EPA completed a review of inorganic arsenic in 2005, and has been working since 2007 to implement the very significant recommendations of the June 2007 SAB report. In February 2010, after an almost three year delay in updating the 2005 report, EPA issued a new draft report for review. However, instead of allowing a full review of this report, and an adequate time frame, after a three year delay, EPA suddenly announced a “focused review” of several narrow issues, and permitted the public barely more than one month to review the 575 page IRIS assessment. It denied requests to allow more time or to allow a more comprehensive review. After years of delay, we are baffled regarding EPA’s justification for this truncated public review.
As Mr. B. Smarte pointed out in his comments on the 2010 draft, this Work Group review could give the public the misimpression that the SAB is making a “complete endorsement of the EPA’s revisions and scientific determinations.” Indeed, even the normally careful BNA, on May 25, used the headline: “Panel Endorses EPA Draft Assessment of Cancer Risk from Arsenic Exposure.” However, this Work Group didn’t comprehensively review the modeling or the scientific determinations nor, in the view of many observers, did it even do justice to the limited charge. Advocacy agrees with others that it appears that the draft Work Group is more of an attempt to reinforce the credibility of the EPA document, rather than perform an independent scientific review.
The SAB should reassert its historical role as an independent arbiter of scientific analysis at EPA. The 2007 SAB report was an excellent example of a true and robust independent review. The contrast between that report and the Work Group review could hardly be stronger. If the SAB simply affirms the work group review, the SAB would not be acting as independent reviewers, and would cede its role to other peer review bodies, such as the National Academy of Sciences.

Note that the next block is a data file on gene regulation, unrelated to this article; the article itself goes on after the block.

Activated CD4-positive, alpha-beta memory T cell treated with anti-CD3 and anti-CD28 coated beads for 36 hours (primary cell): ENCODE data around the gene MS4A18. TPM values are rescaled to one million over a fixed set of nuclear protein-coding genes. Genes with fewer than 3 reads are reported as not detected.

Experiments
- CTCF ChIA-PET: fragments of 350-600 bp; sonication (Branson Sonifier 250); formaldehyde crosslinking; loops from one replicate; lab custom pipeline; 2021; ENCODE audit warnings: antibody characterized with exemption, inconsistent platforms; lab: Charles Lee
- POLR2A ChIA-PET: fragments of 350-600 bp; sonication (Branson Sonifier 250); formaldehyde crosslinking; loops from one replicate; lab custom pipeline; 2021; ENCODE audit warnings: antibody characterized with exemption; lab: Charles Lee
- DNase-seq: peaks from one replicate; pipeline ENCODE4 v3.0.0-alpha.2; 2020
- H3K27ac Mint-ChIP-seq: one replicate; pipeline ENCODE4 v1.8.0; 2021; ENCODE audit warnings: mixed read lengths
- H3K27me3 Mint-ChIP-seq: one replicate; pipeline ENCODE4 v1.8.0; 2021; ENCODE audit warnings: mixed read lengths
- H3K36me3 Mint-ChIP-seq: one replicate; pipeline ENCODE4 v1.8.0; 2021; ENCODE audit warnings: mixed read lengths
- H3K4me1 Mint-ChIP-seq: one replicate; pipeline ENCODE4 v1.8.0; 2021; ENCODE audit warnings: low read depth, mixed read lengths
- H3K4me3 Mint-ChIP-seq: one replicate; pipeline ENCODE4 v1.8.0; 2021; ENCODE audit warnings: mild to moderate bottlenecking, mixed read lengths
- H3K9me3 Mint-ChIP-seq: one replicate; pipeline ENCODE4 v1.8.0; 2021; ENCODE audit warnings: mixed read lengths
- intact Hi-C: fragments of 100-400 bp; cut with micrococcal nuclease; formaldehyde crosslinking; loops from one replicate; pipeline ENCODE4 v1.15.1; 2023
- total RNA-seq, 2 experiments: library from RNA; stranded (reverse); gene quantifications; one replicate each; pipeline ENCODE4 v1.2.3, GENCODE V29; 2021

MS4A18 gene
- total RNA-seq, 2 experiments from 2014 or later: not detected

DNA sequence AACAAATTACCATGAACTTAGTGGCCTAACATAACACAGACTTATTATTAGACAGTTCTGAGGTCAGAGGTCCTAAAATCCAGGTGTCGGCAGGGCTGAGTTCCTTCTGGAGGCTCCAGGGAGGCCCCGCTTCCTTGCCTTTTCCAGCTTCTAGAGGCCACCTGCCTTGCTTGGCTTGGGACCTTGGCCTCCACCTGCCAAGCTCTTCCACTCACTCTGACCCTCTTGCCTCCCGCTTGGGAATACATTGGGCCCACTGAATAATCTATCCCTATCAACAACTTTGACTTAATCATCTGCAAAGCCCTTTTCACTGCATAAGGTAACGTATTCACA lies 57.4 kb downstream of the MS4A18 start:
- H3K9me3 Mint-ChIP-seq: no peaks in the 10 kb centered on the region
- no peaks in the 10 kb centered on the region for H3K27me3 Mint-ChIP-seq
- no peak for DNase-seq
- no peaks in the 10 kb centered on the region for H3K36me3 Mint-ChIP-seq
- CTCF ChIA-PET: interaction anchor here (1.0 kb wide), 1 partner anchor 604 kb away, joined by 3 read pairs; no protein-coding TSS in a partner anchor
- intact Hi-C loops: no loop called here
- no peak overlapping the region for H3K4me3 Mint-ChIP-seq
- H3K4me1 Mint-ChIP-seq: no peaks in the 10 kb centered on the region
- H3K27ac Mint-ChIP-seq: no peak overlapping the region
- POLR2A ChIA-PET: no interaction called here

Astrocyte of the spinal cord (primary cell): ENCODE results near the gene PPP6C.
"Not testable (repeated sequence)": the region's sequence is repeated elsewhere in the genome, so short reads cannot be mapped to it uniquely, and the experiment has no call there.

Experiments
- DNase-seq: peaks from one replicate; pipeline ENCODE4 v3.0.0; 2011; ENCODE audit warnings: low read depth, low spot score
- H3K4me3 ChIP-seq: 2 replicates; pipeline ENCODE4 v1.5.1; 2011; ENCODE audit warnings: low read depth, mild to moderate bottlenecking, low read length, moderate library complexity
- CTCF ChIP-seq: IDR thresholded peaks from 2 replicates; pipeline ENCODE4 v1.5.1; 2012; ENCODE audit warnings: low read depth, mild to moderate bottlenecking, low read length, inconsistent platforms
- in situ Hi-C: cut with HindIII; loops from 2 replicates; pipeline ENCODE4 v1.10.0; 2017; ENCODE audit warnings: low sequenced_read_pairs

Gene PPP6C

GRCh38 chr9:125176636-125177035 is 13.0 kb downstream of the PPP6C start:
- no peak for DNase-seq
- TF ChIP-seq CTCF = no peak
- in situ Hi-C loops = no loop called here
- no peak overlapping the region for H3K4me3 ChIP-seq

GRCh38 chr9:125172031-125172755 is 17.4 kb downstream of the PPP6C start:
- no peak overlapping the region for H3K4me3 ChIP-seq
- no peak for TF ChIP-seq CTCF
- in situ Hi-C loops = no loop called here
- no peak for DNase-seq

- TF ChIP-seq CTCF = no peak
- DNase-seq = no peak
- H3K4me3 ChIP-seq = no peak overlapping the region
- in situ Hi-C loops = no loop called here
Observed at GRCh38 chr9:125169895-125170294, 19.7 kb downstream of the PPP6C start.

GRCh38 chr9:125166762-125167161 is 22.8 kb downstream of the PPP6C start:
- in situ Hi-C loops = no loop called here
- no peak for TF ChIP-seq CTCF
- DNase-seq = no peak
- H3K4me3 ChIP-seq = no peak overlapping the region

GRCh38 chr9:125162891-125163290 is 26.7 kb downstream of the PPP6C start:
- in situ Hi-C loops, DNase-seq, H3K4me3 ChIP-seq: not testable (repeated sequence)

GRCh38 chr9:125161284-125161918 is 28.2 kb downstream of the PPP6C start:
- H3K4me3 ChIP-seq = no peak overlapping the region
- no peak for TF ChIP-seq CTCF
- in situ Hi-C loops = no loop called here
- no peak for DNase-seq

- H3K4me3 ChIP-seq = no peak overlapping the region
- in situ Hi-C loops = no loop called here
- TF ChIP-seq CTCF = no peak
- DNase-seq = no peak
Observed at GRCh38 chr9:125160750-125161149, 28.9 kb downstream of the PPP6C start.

The list of procedural infirmities for this review is both long and disturbing. Advocacy concludes that this review should be terminated, because this review does not significantly advance the state of iAs science. EPA may well be better served if it waits for the completion of new significant research to update the IRIS summary. We list below most of the procedural deficiencies known to us.
Despite the fact that EPA was working for three years on the latest draft assessment, EPA allowed the public, the SAB and the Work Group only a few months to complete its review and comment.
Instead of allowing review of all the critical scientific assumptions, inputs and methodologies, EPA narrowly crafted the charge questions, thus avoiding review of some very key questions, including questions that have not been peer reviewed since 2001.
The panelists were chosen by the SAB, and unlike the National Academy of Science (NAS), there was no public opportunity to examine the candidates or suggest alternative panelists with relevant backgrounds.
EPA excluded all panelists from the 2007 SAB panel from the new review, despite the fact that these individuals had spent considerable time already learning about inorganic arsenic issues, and could have helped the new panel grasp these challenging issues.
In the first of two speaking opportunities, on April 6, witnesses were allowed only five minutes. There was no time to have any conversation between the panelists and the witnesses. At the second opportunity before the chartered SAB on June 16th, speakers are allowed only three minutes or less, and a dialogue in this forum is even less likely.
Due to a misunderstanding between Office of Research and Development (ORD) and the SAB about the ORD docket, the SAB failed to provide all the public comments to the Work Group until after the conclusion of the April 6/7 meeting.(2)
The minutes from the April 6/7 meeting will not be available in time for use by public commenters for the June 9 written comments.
Although this has been standard practice in peer review at the NAS and in some past SAB meetings, the Work Group should have reviewed and approved or revised the EPA charge to the Work Group. This did not occur. The 2005 Arsenic SAB panel did explicitly consider revising the charge, but decided not to do so.(3)
The Agency declined to expand the charge questions or provide more time for the public comment periods.
Five members of the 2005 SAB panel, which had produced a creditable and valuable report in 2007, were highly critical of certain aspects of the draft 2010 Review, and yet their concerns were apparently overlooked by the Work Group.
Most importantly, there was no apparent attempt by the Work Group to address the serious science objections raised by the scientific testimony at the meeting. No commenter supported the EPA assessment approach.